NEWS BRIEF: The battle for Star Bar is a fight against greater gentrification

We can’t let old Atlanta die without a fight.

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Photo credit: CL FILE
It's bigger than Star Community Bar.

“‘Community’ wasn’t in the name of this bar by accident.” These were the words of Jim Stacy, former co-owner of Star Community Bar, the 31-year-old bar and arts venue in Atlanta’s Little Five Points, that is currently fighting for its life after the 2.5 acre lot on which it resides was eyed for gentrification by developers, Third & Urban and Point Center Partners.

The community swiftly came to the bar’s aid. A petition with thousands of signatures was made. Outrage spread across social media. And it seems, for now, the majority is winning. Third & Urban and Point Center Partners, the current owners of Star Bar, canceled a meeting with Candler Park Neighborhood Organization to discuss future plans. While the developers have said they are in talks to have Star Bar relocate to a basement space in the new building, many are seeing this as a hush move and don’t want the historic building where Space Bar resides demolished.

Star Bar is just the latest case of old Atlanta being cast aside for a new, consumer-friendly version of city, aka a gentrified one. Saporta Report puts it perfectly in their recent article highlighting the greater skirmish, “this is not just about that bar and the fate of Little Five Points. It’s new condo owners’ noise complaints about bands in East Atlanta Village. It’s the City Council’s move to easily shutter nightclubs as ‘nuisances.’ It’s Atlanta once again demolishing or demonizing the sources of maybe its greatest product — musical culture.”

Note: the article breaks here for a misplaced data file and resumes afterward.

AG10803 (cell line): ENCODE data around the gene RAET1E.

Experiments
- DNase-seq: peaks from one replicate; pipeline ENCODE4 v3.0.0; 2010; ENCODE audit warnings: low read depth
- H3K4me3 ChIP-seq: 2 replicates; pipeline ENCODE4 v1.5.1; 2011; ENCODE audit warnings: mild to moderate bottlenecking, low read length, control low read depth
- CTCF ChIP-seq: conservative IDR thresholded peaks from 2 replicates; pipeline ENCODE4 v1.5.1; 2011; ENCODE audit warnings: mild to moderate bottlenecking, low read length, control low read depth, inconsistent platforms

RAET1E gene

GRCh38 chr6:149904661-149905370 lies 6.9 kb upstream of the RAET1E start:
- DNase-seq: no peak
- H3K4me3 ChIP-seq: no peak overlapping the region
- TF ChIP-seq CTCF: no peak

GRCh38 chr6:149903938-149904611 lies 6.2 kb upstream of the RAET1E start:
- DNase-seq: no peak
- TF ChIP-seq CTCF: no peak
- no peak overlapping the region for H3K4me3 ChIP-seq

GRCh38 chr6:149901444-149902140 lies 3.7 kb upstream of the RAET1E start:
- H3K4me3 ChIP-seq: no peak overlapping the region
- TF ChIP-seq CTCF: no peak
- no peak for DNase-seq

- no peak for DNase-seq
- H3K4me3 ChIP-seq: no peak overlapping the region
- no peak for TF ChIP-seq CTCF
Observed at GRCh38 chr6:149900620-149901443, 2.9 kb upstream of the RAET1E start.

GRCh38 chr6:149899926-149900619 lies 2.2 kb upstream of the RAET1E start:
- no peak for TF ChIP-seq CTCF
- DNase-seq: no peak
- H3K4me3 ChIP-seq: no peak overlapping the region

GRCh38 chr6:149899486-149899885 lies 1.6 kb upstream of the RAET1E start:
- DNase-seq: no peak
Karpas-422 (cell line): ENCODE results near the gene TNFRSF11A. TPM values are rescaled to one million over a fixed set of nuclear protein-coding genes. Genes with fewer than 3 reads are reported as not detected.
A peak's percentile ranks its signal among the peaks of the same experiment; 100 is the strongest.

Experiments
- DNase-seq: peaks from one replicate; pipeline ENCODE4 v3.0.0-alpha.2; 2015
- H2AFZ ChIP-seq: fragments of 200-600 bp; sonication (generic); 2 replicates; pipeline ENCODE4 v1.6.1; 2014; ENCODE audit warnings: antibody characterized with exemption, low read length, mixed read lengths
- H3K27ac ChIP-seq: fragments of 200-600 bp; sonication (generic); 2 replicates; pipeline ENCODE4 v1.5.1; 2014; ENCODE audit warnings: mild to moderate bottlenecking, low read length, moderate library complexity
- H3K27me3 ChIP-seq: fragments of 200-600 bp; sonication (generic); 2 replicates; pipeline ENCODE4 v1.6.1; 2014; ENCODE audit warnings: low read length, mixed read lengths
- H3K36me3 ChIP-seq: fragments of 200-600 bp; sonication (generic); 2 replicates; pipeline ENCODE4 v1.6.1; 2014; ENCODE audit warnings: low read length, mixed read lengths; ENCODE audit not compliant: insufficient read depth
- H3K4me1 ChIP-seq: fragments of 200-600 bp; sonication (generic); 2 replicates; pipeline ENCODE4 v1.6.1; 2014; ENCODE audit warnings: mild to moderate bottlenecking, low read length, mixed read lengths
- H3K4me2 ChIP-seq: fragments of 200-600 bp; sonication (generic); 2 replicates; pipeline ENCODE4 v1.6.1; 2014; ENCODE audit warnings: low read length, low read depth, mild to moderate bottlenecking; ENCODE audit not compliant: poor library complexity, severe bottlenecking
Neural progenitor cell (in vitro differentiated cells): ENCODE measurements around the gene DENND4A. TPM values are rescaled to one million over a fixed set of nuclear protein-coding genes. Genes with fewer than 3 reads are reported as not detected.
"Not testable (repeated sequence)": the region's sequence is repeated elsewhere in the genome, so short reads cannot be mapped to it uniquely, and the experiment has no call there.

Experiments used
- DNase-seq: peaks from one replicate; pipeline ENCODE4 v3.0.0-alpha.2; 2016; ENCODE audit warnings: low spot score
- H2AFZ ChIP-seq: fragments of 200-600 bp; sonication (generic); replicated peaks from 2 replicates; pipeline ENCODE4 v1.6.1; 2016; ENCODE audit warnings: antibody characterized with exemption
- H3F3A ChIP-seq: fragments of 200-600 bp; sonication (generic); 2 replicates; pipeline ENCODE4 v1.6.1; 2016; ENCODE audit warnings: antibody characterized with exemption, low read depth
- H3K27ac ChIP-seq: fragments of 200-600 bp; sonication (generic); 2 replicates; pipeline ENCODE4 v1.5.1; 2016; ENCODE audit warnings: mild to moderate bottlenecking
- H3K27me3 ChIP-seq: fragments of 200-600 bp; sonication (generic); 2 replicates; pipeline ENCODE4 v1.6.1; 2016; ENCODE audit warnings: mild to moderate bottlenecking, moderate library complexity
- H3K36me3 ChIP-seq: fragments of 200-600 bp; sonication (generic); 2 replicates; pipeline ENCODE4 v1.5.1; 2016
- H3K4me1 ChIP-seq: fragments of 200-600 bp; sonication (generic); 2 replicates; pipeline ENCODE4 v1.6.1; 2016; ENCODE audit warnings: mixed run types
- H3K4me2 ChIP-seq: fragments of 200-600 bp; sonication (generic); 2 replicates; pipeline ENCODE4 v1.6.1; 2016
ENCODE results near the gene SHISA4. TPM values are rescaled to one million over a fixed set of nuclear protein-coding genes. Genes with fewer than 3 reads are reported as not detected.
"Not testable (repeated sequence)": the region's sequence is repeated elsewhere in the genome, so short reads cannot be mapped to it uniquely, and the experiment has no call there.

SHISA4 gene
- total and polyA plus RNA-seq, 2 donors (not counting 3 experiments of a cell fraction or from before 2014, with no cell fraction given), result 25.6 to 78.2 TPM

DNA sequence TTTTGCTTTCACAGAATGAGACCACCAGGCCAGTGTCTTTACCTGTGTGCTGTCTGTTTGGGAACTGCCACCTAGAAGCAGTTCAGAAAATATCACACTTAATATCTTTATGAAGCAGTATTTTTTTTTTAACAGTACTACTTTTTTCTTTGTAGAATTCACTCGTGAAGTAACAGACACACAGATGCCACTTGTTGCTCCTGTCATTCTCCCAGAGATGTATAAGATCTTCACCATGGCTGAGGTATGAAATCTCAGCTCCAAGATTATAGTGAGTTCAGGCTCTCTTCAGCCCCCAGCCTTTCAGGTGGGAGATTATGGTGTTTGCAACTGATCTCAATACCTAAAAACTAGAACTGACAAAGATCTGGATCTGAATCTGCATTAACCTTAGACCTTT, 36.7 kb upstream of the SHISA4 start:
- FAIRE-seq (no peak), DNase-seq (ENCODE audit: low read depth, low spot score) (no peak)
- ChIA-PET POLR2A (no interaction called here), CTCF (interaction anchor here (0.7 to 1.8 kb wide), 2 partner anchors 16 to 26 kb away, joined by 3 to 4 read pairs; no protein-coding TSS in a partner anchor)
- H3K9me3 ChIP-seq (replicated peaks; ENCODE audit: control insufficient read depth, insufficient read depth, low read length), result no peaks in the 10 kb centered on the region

When it comes to the battle against gentrification, Little Five Points may be Atlanta’s most successful neighborhood. This if far from the first time developers have tried to “clean-up” the neighborhood. In the 1970s, the L5P community was victorious in stopping a freeway from being built in what is now Freedom Park. And in the 1990s, when a big chain pharmacy was trying to infiltrate the neighborhood, folks banded together and pushed them away, saving the longtime locals, Little Five Points Pharmacy.

Randy DuTeau, frontman for prolific Atlanta punk band Neon Christ (who recently held a reunion show at Star Bar), had this question for the Little Five Point community, and possibly Atlanta residents as a whole, “Do you want to completely forsake the story of the community for the new and shiny?” saportareport.com